The afterglow was setting in as David lay beside me. He held me tight and kissed my forehead. He told me that I was handsome, and as I looked at his arms wrapped around my spindly legs, I felt he meant it. Moments passed and he placed me in my chair, planting one last soft kiss on my lips before ending our session and saying goodbye. As I sat alone, my adrenaline became diluted by a calming bliss. I could not shame this experience because it marked a passage greater than a fleeting carnal exchange. It was the start of my own physical assertion. I would not settle for an affectionless existence, and I had to strive to honor what I wanted as a seated, but sexually alive, man. I finally had someone see me, and regardless of the cost, I finally showed myself to someone else.

Complete Article HERE!

Trouble Down Below

Name: Marcus
Gender: Male
Age: 20
Location: New Jersey
I have a problem that is really fucking with my head, causing all sorts of performance anxiety and, long story short; I’m still a virgin at age 20. And because of it, a few failed sexual encounters. I can get a raging boner when I’m wacking off alone, but I feel humiliated by my dick whenever I get the chance to show it off. I have what’s known as a “skin bridge.” I’ve asked a doctor about plastic surgery to correct it, and he told me it originated when my circumcision didn’t heal correctly. (And the statute of limitations to sue the bastard expired long before I knew he was at fault.) Anyway, now I’m looking at a choice between this freakish tunnel of skin that goes halfway around my cock and a different, who-knows-what-kind-of-hideous scar might result from a second surgery. The situation is ruining my life. Maybe it’s the root of some psychological complex driving me toward homosexuality too, but don’t worry about that. If I still can’t get it up for a girl after I find some peace of mind on this issue, then I’ll drop the bi attitude and come out as gay no problem. What’s your two cents on the surgery? I realize this might be one of your toughest questions to date.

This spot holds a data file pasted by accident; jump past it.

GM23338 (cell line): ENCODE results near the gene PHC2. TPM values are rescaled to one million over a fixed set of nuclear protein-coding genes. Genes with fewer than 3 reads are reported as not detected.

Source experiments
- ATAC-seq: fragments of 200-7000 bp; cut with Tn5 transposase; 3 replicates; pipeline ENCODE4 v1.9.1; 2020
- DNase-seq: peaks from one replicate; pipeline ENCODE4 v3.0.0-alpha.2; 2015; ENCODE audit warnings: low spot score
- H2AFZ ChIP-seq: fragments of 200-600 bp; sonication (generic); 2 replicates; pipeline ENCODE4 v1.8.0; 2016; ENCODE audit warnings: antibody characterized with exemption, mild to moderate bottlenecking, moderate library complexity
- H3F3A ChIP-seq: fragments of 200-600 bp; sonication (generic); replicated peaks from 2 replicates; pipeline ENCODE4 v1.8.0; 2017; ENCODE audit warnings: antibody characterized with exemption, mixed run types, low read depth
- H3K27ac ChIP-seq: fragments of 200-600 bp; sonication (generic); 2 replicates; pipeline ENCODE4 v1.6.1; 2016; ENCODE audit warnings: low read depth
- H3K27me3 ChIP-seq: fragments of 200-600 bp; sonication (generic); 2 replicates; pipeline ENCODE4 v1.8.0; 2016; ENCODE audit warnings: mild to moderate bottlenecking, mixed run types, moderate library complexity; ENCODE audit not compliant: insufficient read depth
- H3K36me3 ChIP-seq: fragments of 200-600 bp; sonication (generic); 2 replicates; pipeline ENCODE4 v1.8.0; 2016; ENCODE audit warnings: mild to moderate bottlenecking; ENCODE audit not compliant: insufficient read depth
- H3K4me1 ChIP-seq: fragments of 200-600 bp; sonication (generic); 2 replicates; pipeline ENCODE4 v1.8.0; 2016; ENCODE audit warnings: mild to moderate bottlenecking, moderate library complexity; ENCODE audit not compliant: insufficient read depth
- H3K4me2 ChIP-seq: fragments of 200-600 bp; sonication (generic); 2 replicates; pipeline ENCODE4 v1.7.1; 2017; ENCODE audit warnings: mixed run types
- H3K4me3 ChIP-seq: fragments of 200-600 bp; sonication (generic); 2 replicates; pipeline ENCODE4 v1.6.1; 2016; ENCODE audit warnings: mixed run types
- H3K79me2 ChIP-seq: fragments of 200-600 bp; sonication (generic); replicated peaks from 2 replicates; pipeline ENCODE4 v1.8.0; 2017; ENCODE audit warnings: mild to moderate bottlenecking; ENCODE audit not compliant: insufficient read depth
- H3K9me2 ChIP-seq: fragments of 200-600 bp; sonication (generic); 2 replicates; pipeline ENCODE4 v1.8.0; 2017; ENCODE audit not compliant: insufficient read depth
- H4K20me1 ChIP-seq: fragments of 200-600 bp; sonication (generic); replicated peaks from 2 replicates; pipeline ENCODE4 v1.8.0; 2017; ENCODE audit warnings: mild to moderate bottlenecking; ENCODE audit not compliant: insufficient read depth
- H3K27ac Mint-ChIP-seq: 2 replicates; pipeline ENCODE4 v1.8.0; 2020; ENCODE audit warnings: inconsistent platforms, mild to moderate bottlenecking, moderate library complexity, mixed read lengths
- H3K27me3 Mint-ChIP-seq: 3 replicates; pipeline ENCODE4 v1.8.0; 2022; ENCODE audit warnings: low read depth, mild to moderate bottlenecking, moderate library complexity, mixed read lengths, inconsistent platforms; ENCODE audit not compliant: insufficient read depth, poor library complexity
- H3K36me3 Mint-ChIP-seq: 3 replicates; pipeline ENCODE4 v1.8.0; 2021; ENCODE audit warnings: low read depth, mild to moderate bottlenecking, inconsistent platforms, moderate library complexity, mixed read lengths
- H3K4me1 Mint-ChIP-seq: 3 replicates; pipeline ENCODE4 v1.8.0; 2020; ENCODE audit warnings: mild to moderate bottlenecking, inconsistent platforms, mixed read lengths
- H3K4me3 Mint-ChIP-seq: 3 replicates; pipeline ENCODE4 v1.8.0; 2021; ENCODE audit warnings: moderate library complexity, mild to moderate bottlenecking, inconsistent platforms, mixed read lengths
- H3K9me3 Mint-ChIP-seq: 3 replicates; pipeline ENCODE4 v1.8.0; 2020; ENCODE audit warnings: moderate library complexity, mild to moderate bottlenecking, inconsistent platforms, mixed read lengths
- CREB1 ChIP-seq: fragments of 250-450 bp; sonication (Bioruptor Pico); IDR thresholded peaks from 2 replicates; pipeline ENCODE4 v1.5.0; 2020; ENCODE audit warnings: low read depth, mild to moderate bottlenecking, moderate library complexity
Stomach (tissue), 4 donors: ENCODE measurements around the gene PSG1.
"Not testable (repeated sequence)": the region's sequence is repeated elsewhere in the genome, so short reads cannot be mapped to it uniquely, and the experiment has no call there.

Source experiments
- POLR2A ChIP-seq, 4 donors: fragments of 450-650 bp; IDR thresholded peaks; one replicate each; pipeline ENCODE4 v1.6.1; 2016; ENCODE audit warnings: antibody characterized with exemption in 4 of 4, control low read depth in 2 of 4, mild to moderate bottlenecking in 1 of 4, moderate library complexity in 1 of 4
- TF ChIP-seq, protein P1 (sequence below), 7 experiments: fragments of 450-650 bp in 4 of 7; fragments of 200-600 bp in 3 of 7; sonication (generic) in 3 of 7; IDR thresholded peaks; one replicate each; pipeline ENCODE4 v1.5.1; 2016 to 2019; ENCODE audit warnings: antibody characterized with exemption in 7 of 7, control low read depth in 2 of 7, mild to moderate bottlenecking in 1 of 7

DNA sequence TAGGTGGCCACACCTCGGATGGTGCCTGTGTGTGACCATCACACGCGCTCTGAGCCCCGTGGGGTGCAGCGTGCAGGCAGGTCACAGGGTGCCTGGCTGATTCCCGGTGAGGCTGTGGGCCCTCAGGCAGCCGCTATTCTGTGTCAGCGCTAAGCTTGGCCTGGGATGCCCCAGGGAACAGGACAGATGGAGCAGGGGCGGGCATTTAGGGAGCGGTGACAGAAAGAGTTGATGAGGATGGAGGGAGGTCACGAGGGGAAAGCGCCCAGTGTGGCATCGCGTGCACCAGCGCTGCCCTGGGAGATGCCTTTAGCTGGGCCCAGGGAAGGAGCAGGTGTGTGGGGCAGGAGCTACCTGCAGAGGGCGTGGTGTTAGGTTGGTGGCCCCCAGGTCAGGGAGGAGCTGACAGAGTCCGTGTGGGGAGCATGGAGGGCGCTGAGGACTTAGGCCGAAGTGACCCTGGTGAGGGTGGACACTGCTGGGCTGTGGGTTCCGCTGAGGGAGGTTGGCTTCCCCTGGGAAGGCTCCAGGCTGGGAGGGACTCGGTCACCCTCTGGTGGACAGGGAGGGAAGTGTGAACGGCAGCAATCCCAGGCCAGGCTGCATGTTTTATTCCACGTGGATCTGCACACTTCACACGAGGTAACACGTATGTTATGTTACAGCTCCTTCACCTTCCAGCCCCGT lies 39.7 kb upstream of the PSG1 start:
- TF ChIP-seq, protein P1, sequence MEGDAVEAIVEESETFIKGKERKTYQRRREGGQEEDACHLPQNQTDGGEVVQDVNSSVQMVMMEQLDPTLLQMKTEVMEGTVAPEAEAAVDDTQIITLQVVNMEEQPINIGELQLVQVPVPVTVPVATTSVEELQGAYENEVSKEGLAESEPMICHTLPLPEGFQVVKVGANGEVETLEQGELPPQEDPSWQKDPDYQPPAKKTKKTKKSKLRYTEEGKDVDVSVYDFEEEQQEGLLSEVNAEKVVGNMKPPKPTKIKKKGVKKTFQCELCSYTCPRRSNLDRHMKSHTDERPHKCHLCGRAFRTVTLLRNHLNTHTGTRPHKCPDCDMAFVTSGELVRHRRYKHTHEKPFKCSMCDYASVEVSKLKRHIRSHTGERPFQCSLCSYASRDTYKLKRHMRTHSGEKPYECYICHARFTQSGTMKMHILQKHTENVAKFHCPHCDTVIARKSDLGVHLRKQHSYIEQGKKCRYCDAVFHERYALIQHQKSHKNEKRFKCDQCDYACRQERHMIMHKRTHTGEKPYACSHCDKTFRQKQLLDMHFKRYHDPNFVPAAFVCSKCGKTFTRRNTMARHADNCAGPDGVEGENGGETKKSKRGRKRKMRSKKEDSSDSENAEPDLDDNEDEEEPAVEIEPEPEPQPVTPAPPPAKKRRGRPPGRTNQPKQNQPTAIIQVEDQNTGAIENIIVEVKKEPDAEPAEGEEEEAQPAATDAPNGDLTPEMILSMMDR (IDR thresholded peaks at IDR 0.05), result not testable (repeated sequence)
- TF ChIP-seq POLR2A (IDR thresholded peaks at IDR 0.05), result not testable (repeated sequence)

This isn’t a particularly tough question at all. And you want my two cents? Here it is: get over it! I mean, pup, really? Skin bridges from botched circumcisions are not particularly uncommon. In fact, I know two guys right here in Seattle who have the very same thing and one is a former porn star. Trust me, his skin bridge did not get in the way of him waving his thang all over the place, don’t cha know.keep-calm-and-don-t-be-a-dick

Here’s a tip: stay away from the surgeon. More cutting on your willie ain’t the answer.

Here’s the thing, if, when you drop trou, and your audience, male or female, gets a gander at your johnson; and they point and shriek, “OMG, that thing is hideous! Please, please, please put it away;” then I think you’ve got a legitimate problem. However, if no one does that, ever, then your shame and humiliation is all in your head. You’ve probably created a mountain out of a molehill. But, if by chance, you think I’m being unfair, or cavalier about your concern, then take a photo of your hideously deformed wiener and send it to me for my evaluation.

Now there are two ways to go in this instance. The first option is to grow up and realize that your “condition,” if you can call it that, falls within the natural variance of dick size and shape. The second option is to capitalize on the very thing that makes you different. Ya know how some guys have their dick pierced and then put a ring or rod through the piercing, just to doll things up a bit? Well, you already have a natural piercing. Why not take your cock down to your local piercing parlor and get it fitted for a nice piece of genital jewelry. Then you can say with pride that you adorned what you once though as a defect and made your cock even more beautiful than it was before.

Finally I have to ask; what’s up with the…if I don’t get this fixed; I’m gonna go all queer. You think gay guys are less self-conscious about their equipment than straight men? If ya do, you are living in a dream world, darling.

Good luck